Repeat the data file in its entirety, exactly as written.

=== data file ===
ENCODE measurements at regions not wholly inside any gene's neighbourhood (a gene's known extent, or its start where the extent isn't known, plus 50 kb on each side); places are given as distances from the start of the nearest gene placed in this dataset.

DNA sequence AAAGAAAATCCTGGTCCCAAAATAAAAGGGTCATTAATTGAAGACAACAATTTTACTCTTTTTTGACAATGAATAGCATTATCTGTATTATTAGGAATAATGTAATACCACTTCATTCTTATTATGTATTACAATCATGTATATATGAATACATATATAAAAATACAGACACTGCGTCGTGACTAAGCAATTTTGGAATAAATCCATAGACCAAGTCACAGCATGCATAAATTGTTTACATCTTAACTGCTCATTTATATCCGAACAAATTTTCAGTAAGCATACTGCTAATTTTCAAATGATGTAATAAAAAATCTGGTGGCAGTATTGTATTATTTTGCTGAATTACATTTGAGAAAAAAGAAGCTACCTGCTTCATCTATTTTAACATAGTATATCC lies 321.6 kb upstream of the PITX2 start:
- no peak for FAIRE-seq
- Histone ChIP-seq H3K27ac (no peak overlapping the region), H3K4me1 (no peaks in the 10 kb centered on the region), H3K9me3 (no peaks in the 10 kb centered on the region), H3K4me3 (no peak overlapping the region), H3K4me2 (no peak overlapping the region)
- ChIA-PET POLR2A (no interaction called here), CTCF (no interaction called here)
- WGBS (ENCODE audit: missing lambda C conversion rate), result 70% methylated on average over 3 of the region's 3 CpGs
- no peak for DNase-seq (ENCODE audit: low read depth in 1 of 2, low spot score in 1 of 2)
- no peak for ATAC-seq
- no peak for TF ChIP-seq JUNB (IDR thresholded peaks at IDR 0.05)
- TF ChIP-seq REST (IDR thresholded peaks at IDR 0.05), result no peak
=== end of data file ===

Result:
ENCODE measurements at regions not wholly inside any gene's neighbourhood (a gene's known extent, or its start where the extent isn't known, plus 50 kb on each side); places are given as distances from the start of the nearest gene placed in this dataset.

DNA sequence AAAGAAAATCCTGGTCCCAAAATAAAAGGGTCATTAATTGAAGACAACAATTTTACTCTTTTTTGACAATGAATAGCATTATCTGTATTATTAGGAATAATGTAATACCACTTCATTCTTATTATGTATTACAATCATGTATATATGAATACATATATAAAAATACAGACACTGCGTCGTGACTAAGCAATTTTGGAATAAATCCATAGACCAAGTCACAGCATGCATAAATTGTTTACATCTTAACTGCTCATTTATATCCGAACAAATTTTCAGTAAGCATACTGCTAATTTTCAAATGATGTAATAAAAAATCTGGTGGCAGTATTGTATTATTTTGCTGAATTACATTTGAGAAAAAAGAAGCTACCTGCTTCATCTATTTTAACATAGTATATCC lies 321.6 kb upstream of the PITX2 start:
- no peak for FAIRE-seq
- Histone ChIP-seq H3K27ac (no peak overlapping the region), H3K4me1 (no peaks in the 10 kb centered on the region), H3K9me3 (no peaks in the 10 kb centered on the region), H3K4me3 (no peak overlapping the region), H3K4me2 (no peak overlapping the region)
- ChIA-PET POLR2A (no interaction called here), CTCF (no interaction called here)
- WGBS (ENCODE audit: missing lambda C conversion rate), result 70% methylated on average over 3 of the region's 3 CpGs
- no peak for DNase-seq (ENCODE audit: low read depth in 1 of 2, low spot score in 1 of 2)
- no peak for ATAC-seq
- no peak for TF ChIP-seq JUNB (IDR thresholded peaks at IDR 0.05)
- TF ChIP-seq REST (IDR thresholded peaks at IDR 0.05), result no peak